Open Letter to the European Commission
40 academics from all over the EU express their concern about the Copyright reform
Strasbourg, 30 September 2016
Dear European Commission,
We very much appreciate the effort to engage into a review and re-assessment of the EU acquis. The future of the Single Market will be digital, if it is not already, and it is essential to determine whether the EU acquis still makes sense in this context. This is true in particular given the recent trend: “Digital content transmitted on private networks and hosted on private platforms is increasingly subject to State and corporate regulation,” writes the UN Special Rapporteur on the promotion and protection of the right to freedom of opinion and expression in his report of May 2016.
Why we have a problem
However, we have a problem and an important one we believe. The recent developments, starting with the Communication on Online Platforms and the Digital Single Market Opportunities and Challenges for Europe released on 25/05/2016, followed by a series of proposals (Proposal for a Directive amending the Audiovisual Media Services Directive, Proposal for a Directive of the European Parliament and of the Council on copyright in the Digital Single Market) and soft law initiatives (the EU Internet Forum against Terrorism and the Code of Conduct on Countering Illegal Hate Speech Online) seriously put at risk the consistency and integrity of the EU acquis in this field.
Directive 2000/31 on electronic commerce (E-commerce Directive) sets forth conditional liability exemptions to the benefit of information society providers offering certain types of intermediary services as well as a prohibition of general monitoring obligations.
The prohibition of general monitoring obligations is a means to achieve at least two central objectives:
- the encouragement of innovation, which is essential for the flourishing of the Digital Single Market and
- the protection of fundamental rights of all Internet users and in particular Article 7 and 8, Articles 9, 10 and 14 of the European Charter of Fundamental Rights and the requirement of due process, which lay the foundation of any democratic society. In 2011 (Scarlet v Sabam) and 2012 (Sabam v Netlog) the Court of Justice of the European Union (CJEU) acknowledged that the prohibition of general monitoring obligations was anchored in Articles 8 and 11 of the European Charter of Fundamental Rights.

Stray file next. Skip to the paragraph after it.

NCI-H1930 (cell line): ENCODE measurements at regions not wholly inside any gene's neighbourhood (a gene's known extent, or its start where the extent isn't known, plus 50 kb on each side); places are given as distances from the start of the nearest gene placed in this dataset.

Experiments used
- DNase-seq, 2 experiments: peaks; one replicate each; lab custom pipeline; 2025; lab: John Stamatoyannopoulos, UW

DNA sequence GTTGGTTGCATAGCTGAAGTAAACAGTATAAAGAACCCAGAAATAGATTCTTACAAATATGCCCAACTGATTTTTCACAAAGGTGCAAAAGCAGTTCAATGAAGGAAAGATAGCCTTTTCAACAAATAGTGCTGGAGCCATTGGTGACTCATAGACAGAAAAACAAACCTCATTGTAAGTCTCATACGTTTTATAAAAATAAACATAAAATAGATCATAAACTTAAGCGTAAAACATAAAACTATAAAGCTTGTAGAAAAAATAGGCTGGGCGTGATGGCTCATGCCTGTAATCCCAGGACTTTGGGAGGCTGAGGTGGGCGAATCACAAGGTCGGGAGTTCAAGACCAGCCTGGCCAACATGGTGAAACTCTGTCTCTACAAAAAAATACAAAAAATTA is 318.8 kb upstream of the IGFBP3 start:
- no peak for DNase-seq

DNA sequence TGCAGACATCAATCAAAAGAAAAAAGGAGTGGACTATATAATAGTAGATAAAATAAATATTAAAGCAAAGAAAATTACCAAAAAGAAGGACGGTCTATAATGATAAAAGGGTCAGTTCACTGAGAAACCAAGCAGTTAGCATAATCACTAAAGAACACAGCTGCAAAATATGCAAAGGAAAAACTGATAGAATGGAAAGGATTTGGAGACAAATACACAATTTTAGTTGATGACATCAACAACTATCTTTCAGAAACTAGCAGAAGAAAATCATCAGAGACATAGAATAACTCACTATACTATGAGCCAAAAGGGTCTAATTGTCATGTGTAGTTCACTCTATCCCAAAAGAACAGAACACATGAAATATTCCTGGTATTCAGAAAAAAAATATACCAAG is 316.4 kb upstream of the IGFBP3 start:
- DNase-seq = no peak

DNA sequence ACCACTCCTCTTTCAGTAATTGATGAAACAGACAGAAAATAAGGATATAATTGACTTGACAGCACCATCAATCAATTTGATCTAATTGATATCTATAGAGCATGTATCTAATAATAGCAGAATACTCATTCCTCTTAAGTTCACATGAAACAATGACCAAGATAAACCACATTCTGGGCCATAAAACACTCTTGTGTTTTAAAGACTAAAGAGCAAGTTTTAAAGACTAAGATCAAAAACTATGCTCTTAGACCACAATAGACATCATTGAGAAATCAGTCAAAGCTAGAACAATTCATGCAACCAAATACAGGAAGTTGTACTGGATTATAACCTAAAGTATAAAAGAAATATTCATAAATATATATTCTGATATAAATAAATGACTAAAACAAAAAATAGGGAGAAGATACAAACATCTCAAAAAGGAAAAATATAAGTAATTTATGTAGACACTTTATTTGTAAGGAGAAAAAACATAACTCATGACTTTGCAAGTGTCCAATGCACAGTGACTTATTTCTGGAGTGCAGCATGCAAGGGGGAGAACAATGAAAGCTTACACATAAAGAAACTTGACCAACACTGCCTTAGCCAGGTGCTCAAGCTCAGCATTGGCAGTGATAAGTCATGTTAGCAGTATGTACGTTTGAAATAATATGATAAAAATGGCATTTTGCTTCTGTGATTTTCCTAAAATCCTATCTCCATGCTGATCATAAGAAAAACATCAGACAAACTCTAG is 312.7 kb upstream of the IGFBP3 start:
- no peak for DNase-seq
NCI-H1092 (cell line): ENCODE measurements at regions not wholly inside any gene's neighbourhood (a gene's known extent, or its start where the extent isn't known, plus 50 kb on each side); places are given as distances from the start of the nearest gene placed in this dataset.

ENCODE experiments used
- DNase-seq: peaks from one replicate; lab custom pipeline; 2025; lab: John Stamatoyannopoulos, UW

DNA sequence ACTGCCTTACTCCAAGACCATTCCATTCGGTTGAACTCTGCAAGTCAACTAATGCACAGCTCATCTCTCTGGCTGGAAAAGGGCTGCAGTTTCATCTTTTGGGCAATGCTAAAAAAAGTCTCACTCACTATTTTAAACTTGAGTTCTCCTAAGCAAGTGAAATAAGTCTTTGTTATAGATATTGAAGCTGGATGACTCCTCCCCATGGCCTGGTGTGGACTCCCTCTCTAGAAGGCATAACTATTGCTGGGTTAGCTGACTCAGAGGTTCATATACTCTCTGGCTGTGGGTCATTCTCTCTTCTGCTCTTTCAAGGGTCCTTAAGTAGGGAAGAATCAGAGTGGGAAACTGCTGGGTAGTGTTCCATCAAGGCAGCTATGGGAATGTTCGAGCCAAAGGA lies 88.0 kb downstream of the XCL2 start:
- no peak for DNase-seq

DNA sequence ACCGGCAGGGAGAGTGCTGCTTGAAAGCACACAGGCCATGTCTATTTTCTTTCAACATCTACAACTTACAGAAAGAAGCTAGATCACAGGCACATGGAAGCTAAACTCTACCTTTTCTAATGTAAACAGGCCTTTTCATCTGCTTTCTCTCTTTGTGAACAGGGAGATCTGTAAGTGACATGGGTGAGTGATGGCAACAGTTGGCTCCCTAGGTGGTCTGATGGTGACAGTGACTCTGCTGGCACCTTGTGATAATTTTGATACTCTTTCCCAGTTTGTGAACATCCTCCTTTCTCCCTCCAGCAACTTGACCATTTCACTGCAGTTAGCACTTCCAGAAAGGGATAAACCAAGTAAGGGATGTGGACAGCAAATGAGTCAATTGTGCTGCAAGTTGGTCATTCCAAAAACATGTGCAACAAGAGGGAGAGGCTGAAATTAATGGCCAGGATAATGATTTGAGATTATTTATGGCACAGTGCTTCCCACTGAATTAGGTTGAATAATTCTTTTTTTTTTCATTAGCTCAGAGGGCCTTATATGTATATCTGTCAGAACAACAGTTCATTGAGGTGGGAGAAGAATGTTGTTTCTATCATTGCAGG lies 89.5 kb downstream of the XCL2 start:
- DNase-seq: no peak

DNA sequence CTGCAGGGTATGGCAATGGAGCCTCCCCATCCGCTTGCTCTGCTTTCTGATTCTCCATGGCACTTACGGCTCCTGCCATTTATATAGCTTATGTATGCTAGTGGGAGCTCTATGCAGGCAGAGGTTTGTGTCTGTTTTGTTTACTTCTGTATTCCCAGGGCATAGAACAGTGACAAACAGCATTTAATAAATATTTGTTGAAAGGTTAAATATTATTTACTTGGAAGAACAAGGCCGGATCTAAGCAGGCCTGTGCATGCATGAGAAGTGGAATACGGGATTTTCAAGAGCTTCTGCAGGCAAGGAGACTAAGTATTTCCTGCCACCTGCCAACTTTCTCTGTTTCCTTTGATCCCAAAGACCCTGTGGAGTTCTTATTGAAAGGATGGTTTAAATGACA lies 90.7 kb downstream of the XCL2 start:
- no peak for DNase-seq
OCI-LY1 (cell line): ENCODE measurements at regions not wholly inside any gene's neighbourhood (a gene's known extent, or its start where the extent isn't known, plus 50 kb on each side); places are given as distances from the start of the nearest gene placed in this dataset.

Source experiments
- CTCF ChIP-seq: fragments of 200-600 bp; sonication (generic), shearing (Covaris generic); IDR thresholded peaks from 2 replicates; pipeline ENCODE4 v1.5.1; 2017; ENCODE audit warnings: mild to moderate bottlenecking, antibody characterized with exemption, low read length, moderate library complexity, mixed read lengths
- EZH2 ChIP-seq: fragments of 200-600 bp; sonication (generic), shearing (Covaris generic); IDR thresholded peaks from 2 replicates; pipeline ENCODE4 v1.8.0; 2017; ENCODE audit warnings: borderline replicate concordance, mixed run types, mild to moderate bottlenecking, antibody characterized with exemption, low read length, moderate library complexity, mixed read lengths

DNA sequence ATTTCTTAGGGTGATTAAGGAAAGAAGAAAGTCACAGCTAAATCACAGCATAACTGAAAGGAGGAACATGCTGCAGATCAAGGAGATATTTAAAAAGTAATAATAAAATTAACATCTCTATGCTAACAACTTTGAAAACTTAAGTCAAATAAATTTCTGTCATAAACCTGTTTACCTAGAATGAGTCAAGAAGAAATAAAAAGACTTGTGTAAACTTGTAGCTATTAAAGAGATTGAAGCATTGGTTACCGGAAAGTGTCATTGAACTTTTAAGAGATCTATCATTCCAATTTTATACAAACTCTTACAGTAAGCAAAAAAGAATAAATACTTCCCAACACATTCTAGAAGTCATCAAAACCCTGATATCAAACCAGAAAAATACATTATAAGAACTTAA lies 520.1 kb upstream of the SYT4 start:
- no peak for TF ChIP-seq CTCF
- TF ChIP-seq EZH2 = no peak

It is clear both from the text of the E-commerce Directive and the CJEU case law that Member States shall not impose upon providers of intermediary services (e.g. providers of user-generated content platforms such as blogging platforms or other types of social media) an obligation to actively monitor all the data of each of their users in order to prevent the transmission of unlawful content, e.g. infringements of intellectual property rights. More precisely, requiring providers of intermediary services to use automated means, such as Content ID-type technologies, to detect systematically unlawful content is forcing providers of intermediary services to actively monitor all the data of each of their users and thereby is imposing a general monitoring obligation on these providers.
Yet, the proposal for a Directive of the European Parliament and of the Council on copyright in the Digital Single Market in its Article 13 requires providers of intermediary services which consist in the storage and provision to the public of access to large amounts of works or other subject-matter uploaded by their users to put in place measures to “prevent the availability on their services of works or other subject-matter identified by rightholders” such as the use of “effective content recognition technologies.” In other words, Article 13 of the proposal imposes a general monitoring obligation upon a great number of providers of intermediary services. Such an obligation is not a special monitoring obligation but a general monitoring obligation as it does require the monitoring of the activities of all users.
Article 13 of the proposal imposes a general monitoring obligation upon a great number of providers of intermediary services.
Exceptions to the prohibition of general monitoring obligations shall always be narrowly construed, always pursue a legitimate aim, always be based on a clear and foreseeable legal ground as well as always be proportionate. As it stands, Article 13 of the proposed copyright Directive contradicts Article 15 of the ecommerce Directive. Recital 38 of the proposed copyright Directive does not resolve this conflict. Besides, Recital 38 creates other problems of interpretation as it adopts a very narrow reading of Article 14 of the E-commerce Directive and the category of hosting providers as providers of intermediary services.
Moreover, given the CJEU case law and its reference to the European Charter of Fundamental Rights it is doubtful whether Article 13 of the proposed copyright Directive is actually proportionate, even if Article 17(2) of the European Charter provides that intellectual property shall be protected, as Article 17(2) does not have the same beneficiary basis as Articles 7 and 11. Articles 7 and 11 of the European Charter are fundamental pillars of any democratic society. Copyright infringements should not be put too quickly in the same category as serious crimes such as child pornography.